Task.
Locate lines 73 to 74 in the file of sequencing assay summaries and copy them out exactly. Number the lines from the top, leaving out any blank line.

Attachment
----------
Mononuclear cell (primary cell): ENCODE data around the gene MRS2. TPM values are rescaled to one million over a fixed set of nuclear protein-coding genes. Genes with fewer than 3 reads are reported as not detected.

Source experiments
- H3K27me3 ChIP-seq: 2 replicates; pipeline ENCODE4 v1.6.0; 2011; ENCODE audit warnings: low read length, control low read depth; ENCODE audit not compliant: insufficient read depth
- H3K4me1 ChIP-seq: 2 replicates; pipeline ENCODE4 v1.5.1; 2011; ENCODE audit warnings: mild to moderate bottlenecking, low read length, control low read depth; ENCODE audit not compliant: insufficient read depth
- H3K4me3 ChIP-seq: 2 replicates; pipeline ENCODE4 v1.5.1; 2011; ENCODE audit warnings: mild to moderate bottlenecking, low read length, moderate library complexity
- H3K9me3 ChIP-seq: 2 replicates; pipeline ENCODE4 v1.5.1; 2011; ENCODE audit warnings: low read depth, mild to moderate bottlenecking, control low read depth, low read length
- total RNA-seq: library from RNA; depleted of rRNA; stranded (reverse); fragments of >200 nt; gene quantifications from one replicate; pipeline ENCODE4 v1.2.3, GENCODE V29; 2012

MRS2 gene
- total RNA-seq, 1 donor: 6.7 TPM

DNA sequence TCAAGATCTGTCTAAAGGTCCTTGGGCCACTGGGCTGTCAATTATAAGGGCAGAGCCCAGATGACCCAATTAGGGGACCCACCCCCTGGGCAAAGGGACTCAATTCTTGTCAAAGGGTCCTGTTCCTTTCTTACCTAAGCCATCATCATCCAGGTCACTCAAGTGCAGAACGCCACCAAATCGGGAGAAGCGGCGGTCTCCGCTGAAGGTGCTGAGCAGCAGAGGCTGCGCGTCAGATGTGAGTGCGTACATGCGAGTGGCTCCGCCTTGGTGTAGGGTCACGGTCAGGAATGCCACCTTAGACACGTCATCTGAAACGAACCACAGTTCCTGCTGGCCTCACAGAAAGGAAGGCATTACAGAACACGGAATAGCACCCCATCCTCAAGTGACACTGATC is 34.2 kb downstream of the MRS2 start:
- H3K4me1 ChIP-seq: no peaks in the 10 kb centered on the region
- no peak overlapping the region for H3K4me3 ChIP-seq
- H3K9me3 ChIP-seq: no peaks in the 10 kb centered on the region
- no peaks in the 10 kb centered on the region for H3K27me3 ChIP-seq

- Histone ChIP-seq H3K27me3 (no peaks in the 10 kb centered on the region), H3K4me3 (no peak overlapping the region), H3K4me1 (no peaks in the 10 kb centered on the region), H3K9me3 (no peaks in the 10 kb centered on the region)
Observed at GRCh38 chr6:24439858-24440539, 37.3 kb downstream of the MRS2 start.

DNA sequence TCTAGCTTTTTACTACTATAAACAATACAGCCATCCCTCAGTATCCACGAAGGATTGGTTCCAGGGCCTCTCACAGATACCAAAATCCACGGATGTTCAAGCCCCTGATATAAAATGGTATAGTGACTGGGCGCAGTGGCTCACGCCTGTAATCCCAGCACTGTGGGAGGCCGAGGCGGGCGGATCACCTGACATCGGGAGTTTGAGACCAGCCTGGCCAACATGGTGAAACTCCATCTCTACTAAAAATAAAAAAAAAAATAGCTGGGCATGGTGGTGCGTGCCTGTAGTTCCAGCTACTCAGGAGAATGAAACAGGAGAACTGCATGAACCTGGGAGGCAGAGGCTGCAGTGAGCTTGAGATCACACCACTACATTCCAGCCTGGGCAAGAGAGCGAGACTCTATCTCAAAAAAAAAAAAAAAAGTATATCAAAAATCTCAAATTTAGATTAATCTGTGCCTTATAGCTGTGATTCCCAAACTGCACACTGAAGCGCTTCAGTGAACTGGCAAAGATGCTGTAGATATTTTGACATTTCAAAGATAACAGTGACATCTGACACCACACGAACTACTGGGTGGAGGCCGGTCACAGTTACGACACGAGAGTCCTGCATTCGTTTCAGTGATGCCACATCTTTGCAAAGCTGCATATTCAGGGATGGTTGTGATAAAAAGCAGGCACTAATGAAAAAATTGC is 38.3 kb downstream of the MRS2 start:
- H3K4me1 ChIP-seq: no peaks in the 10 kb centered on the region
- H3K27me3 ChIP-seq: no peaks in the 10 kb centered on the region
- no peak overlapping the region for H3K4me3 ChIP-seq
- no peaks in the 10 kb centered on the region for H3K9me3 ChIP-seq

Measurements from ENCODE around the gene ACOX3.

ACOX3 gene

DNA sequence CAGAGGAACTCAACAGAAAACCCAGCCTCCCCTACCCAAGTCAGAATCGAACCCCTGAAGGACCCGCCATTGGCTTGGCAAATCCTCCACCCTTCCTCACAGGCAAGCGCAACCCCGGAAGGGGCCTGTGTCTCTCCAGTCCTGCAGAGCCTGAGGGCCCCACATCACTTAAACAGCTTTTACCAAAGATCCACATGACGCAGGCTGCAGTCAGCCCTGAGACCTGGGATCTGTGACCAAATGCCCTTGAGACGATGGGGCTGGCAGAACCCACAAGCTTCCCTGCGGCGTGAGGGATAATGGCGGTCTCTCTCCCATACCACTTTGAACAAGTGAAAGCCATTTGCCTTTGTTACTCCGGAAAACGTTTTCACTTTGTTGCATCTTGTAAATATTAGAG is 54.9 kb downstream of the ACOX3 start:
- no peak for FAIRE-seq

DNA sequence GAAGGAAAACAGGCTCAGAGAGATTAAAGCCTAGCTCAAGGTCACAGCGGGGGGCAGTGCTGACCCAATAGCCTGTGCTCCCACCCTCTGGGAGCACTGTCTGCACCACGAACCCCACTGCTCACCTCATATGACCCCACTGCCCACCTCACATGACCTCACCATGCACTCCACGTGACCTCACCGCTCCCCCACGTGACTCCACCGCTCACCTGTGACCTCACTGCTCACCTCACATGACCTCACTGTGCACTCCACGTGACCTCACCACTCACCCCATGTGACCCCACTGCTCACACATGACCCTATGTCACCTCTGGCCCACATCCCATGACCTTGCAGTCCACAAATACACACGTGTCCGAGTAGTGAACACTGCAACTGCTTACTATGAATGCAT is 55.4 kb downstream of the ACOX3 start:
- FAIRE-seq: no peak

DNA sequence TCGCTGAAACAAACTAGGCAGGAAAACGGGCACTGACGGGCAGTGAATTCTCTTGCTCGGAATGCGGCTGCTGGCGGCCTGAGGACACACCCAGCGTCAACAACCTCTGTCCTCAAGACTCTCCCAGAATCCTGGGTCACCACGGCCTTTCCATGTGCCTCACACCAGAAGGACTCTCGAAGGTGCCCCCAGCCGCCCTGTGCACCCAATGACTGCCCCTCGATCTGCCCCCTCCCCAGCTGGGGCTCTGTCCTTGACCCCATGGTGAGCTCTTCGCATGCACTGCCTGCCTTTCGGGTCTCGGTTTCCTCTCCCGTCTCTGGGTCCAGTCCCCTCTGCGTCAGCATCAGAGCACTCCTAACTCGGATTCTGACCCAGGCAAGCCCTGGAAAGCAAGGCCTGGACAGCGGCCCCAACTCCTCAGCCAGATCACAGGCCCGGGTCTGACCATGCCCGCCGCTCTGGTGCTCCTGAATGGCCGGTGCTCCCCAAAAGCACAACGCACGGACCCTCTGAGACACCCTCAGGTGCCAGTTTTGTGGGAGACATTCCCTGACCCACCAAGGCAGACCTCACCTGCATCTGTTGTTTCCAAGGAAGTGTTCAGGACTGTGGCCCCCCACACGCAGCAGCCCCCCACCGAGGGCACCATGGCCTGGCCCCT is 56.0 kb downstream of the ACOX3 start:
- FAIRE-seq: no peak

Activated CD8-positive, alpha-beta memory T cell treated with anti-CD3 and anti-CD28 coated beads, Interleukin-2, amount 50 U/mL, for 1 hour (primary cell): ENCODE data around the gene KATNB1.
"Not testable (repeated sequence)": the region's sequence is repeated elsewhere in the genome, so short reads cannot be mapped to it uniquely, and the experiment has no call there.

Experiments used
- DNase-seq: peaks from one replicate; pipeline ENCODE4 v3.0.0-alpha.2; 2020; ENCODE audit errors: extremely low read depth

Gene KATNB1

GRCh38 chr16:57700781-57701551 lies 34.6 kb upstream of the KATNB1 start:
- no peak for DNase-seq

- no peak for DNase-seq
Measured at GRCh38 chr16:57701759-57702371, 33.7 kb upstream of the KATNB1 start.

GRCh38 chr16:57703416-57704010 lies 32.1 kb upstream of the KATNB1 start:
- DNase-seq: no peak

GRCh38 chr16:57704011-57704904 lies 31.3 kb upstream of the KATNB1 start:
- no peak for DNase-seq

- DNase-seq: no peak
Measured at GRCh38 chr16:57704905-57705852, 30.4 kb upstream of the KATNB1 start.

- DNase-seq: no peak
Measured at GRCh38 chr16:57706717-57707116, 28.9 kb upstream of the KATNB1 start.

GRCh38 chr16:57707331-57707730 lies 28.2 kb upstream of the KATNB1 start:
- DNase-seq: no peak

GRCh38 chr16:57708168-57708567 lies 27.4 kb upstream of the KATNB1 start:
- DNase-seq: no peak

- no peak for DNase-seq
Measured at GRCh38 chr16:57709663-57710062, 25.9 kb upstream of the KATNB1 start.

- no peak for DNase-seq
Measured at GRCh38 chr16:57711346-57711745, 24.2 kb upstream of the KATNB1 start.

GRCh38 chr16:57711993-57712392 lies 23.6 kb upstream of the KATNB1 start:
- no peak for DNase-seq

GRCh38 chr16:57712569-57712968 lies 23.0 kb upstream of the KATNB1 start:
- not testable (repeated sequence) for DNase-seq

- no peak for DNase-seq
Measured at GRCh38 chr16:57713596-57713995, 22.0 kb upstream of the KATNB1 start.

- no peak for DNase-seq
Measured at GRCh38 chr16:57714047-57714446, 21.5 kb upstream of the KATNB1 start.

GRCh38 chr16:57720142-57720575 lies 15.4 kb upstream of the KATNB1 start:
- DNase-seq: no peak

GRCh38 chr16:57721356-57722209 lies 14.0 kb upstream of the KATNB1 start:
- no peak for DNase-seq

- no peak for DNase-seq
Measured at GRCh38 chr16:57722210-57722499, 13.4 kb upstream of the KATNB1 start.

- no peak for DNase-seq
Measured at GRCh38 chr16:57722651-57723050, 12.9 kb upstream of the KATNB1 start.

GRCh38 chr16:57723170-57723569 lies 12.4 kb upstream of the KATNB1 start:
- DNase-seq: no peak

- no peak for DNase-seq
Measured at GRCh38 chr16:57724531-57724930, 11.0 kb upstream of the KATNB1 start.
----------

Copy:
- no peak for DNase-seq
Measured at GRCh38 chr16:57724531-57724930, 11.0 kb upstream of the KATNB1 start.